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June 3, 2016

$1B in bonding canceled

The House voted unanimously Thursday to cancel or reduce $1 billion in bonding that would affect schools, infrastructure, and development projects across Connecticut.

At the high end, East Hartford will lose $6.5 million, which is all the funding that was slated for road and infrastructure work and improvements associated with Pratt & Whitney Stadium at Rentschler Field.

The New England Air Museum in Windsor Locks won’t receive $515,000 for work on a swing space storage building and education building construction. Also in Windsor Locks, $750,000 was canceled to construct a readiness center for the Connecticut National Guard civil support team.

Manchester saw all of the funding cut for the development and construction of the Manchester to Bolton section of the East Coast Greenway — $500,000 — as well as $1 million for the Broad Street streetscape project, cutting funding in half.

Manchester Community College also will be affected: $672,000 in bonds for building code work in the Lowe building and about $214,000 for other campus projects.

Redevelopment for Stafford’s downtown saw all of its nearly $440,000 cut.

In addition, the entire amount earmarked for the Small Town Economic Assistance Program, or STEAP, was gutted — a savings to the state of $20 million.

“The reductions in this bill were not easy, but we were able to preserve many of the projects that we thought were important,” Rep. Betty Boukus, D-Plainville, said. “We continue to make critical investments in our state.”

Rep. Christopher Davis, R-Ellington, said the reduced bond package is “in the best interests of the state of Connecticut.” But he did raise an amendment that would have required the recently approved $22 million for Bridgewater Associates to face more scrutiny.

His proposal would have forced Bridgewater — the world’s largest hedge fund — to go before the Finance, Revenue, and Bonding Committee for approval of the economic development funds before they could be dispersed.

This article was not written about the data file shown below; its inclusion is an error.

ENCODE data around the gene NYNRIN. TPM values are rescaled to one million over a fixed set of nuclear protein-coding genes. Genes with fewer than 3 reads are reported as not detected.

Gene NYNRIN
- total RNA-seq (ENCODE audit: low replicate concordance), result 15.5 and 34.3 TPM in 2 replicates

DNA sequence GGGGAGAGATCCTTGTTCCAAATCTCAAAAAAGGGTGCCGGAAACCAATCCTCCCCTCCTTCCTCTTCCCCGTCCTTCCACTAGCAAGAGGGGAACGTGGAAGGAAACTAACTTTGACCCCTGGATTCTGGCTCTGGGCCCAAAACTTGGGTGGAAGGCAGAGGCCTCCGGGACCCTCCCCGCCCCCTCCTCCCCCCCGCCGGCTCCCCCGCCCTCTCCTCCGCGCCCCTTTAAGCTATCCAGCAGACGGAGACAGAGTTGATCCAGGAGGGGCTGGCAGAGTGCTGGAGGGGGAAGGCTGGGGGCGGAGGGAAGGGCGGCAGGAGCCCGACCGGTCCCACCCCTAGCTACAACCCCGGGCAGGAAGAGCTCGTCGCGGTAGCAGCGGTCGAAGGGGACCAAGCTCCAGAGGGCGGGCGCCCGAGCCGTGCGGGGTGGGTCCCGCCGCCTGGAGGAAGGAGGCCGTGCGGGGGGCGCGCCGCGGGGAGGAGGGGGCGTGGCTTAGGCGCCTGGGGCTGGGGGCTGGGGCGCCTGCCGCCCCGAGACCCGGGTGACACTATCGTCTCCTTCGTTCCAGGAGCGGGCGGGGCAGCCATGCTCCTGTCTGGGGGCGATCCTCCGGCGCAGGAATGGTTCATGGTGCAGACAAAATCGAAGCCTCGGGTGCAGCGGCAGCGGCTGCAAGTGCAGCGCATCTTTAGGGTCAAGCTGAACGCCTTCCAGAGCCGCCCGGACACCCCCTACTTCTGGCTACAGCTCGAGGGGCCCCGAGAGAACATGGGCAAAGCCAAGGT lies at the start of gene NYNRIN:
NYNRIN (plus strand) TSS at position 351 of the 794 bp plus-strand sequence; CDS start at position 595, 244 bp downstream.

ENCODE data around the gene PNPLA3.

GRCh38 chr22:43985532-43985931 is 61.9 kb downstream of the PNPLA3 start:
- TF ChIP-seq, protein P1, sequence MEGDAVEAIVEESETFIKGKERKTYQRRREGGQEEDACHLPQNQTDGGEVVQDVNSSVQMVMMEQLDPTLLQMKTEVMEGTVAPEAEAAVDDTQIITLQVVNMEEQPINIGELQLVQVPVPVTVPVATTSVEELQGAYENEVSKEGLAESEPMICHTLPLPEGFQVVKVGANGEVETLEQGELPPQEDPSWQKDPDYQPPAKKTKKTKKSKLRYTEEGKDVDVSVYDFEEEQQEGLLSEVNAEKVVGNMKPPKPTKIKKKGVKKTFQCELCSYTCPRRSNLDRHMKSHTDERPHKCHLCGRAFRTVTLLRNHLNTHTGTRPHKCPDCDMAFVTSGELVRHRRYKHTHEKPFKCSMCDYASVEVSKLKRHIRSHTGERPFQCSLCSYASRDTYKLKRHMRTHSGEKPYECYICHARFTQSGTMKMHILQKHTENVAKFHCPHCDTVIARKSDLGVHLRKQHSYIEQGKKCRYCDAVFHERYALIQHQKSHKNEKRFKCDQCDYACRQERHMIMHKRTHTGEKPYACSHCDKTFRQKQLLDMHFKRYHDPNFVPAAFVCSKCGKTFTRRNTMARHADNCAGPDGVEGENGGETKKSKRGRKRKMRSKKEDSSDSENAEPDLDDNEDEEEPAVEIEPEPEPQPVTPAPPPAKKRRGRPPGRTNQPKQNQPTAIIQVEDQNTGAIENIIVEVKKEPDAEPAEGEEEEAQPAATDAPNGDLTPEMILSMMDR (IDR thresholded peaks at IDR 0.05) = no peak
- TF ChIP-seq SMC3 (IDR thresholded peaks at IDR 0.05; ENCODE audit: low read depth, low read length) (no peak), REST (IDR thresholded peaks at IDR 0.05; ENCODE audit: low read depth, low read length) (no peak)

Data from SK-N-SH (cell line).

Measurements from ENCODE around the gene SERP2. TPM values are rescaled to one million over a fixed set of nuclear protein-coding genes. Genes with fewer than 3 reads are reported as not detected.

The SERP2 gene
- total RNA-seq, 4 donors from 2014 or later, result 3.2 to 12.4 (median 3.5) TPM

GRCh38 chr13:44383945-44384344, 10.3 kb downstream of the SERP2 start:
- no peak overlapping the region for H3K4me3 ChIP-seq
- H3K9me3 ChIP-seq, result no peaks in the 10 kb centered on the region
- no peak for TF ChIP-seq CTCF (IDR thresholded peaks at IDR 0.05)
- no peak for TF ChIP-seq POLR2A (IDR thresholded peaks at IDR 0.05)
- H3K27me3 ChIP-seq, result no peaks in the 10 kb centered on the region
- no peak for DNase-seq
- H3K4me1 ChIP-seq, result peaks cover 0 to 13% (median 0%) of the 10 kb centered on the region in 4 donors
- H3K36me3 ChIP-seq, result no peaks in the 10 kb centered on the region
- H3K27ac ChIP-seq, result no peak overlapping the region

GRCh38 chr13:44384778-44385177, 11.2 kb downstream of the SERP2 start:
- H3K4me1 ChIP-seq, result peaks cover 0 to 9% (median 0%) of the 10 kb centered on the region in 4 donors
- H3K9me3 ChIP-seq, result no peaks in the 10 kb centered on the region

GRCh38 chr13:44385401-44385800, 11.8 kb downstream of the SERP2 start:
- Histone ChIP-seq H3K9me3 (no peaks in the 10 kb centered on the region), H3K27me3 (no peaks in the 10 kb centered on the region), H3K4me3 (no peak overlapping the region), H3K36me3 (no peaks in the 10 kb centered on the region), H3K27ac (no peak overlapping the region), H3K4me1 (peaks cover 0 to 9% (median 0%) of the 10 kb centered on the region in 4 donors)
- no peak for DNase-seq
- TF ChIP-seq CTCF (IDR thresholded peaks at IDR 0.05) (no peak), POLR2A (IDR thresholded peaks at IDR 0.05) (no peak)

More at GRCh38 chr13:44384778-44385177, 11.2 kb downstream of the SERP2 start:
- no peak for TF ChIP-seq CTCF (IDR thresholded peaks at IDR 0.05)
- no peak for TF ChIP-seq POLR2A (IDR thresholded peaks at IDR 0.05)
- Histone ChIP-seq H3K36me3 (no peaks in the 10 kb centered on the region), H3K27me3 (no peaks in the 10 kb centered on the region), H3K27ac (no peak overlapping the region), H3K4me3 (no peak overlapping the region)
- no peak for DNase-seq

Republicans argued that the amendment would have provided more transparency and ensured the transaction was properly vetted, as well as determining “it is in fact truly in the best interest of the state of Connecticut,” Davis said.

Davis, who voted against the allocation during the State Bond Commission meeting last week, said the deal was “done without any kind of public input or knowledge” and “the general public had no knowledge that we were moving in that direction.”

His amendment failed 84-53.

In addition, the bill defers from next year to 2018 some $55 million in bonds for the Connecticut State Colleges and Universities’ 2020 program and $26 million for the University of Connecticut.

It also canceled a $25 million authorization for next year’s Connecticut Bioscience Innovation Fund program, and defers it to fiscal year 2023.

It did, however, authorize $358.6 million in new general obligation bonds for next year for state projects and grant programs, including $181 million for the State Office Building and $60 million for the York Correctional Institution.

It also establishes a Neighborhood Security Fellowship Program, a pilot program that identifies and recruits certain at-risk people to participate in Neighborhood Security projects. These are public construction projects that are awarded only to bidders who employ those who participate in the fellowship program.

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